Post the Paris agreement in 2015, there has been a growing focus among industries to reduce their carbon footprints. Many companies and institutions are striving to meet their carbon emission targets. Supporting these aspirations are companies like Danfoss and other engineering companies. Denmark-headquartered Danfoss serves automotive; buildings - commercial and residential; district energy; energy and natural resources; food and beverage; marine and offshore; transportation; refrigeration and air conditioning, water and wastewater and other areas.
Despite helping institutions become energy efficient, Ravichandran Purushothaman, President of Danfoss India, feels there is lot more to be achieved.
During a webinar titled ‘Danfoss: Enabling a Green Transformation’, Purushothaman emphasised the need to decouple energy and GDP (Gross Domestic Product). This session is part of an ongoing series, which was organised by The Free Press Journal (FPJ) and SIES College, moderated by R N Bhaskar.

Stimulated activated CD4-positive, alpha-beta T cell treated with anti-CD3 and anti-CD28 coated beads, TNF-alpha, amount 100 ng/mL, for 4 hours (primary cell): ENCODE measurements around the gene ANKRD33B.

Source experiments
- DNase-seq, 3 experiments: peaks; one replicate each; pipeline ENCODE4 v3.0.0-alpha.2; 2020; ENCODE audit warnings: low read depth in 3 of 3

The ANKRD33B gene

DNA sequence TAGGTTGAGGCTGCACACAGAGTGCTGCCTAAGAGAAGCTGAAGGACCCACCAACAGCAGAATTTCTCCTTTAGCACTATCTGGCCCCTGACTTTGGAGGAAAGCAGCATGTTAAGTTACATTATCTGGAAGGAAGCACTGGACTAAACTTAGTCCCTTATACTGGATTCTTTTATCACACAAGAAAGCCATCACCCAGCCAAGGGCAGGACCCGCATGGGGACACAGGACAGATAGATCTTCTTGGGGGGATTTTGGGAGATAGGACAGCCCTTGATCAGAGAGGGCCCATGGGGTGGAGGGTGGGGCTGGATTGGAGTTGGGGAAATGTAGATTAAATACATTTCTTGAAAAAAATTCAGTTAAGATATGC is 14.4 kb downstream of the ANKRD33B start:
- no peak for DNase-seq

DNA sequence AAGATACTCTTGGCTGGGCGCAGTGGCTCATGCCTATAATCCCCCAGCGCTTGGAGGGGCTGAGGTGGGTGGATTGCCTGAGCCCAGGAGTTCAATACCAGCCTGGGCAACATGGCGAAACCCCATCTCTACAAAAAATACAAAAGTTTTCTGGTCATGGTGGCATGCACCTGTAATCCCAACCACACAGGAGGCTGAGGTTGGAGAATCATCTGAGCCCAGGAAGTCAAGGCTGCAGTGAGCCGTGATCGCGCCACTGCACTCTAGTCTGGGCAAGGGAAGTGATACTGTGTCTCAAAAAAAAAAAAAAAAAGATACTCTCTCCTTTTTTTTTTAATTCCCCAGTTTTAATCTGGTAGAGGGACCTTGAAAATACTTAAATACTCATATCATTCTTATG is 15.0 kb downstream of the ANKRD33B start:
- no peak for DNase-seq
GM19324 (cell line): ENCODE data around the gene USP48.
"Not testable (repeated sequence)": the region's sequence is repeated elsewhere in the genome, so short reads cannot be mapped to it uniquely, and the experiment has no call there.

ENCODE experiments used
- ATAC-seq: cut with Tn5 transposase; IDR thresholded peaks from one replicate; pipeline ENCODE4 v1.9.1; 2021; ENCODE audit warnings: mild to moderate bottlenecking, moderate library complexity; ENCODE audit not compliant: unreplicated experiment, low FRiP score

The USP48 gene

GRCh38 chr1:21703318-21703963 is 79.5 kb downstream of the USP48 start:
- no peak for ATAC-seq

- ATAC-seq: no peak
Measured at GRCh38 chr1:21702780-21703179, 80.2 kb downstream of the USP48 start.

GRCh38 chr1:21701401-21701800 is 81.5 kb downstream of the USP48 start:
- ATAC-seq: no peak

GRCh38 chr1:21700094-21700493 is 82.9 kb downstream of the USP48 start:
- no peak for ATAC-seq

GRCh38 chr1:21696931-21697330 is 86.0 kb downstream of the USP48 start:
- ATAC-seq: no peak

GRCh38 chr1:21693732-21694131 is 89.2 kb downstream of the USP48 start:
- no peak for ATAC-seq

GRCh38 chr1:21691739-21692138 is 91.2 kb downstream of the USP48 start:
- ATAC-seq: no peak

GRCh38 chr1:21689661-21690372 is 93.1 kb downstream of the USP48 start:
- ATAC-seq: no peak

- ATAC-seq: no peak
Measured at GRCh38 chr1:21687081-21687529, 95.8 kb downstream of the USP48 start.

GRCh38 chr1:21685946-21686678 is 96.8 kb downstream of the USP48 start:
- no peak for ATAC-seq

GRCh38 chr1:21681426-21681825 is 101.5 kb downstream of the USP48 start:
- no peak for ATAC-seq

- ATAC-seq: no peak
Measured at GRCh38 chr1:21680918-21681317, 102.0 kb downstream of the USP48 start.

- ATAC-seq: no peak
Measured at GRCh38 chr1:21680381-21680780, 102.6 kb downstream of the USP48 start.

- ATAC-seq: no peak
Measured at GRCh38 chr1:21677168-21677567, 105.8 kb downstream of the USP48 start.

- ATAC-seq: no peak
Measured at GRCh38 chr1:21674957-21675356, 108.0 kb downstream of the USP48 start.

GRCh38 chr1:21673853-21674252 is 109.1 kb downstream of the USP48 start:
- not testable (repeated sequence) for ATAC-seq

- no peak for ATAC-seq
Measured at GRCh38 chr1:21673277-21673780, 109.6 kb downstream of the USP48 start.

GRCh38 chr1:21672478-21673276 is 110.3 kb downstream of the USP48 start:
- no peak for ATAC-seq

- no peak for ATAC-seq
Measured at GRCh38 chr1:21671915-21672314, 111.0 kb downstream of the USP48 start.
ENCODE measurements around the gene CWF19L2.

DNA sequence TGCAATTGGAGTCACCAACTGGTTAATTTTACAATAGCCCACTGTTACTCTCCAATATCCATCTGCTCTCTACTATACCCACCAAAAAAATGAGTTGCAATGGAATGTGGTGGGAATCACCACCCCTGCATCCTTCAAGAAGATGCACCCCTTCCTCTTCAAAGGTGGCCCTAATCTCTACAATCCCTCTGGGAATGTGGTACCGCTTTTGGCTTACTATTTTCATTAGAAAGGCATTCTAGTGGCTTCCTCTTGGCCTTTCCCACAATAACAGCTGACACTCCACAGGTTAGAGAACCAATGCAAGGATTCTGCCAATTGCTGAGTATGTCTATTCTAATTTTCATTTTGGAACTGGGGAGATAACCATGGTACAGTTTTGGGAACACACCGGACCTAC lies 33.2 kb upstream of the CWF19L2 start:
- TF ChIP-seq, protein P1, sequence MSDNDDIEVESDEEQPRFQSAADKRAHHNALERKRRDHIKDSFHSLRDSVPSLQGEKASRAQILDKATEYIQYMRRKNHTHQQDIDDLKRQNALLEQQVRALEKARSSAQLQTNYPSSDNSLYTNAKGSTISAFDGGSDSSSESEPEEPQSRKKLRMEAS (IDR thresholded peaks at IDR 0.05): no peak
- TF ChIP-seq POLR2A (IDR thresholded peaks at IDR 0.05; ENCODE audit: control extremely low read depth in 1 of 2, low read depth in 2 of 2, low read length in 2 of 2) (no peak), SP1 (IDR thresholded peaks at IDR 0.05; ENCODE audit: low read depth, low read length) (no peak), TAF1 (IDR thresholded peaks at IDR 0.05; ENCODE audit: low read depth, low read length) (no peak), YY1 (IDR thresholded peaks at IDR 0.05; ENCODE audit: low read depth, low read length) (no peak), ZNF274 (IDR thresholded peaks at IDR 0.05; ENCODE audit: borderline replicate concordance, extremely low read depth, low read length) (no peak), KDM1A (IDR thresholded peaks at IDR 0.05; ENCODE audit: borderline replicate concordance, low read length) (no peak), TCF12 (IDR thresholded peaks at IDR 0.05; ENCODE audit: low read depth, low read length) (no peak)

Below are edited excerpts from Ravichandran Purushothaman’s talk:
Denmark-born Danfoss has globalised itself over the last 70-80 years in a very formidable way. Today, the company focusses on engineering solutions where it tries to do more with less, build a more sustainable world, and leave a better planet for the next generation.
Danfoss helps buildings, industries, transportation sectors among others to reduce energy consumption. Some of the products that we offer are in their sixth or seventh generation. This is the kind of DNA we possess. The company puts around 6-7 per cent of its sales revenue into research and development (R&D).
During the evolution of industry and economy in India, the country did a lot of things right. But at the same time, it has to be seen how the country can do things differently going forward. One of the things that can be done differently is decoupling of energy and GDP.
As India wants to move from a 2-trillion-dollar economy to a 5-trillion-dollar economy, it needs to decouple energy requirements to GDP output. This is important. India’s economic growth depends on agriculture significantly increasing its share of GDP. It must create modules that measure GDP output per unit of output.
Here is how it can be done: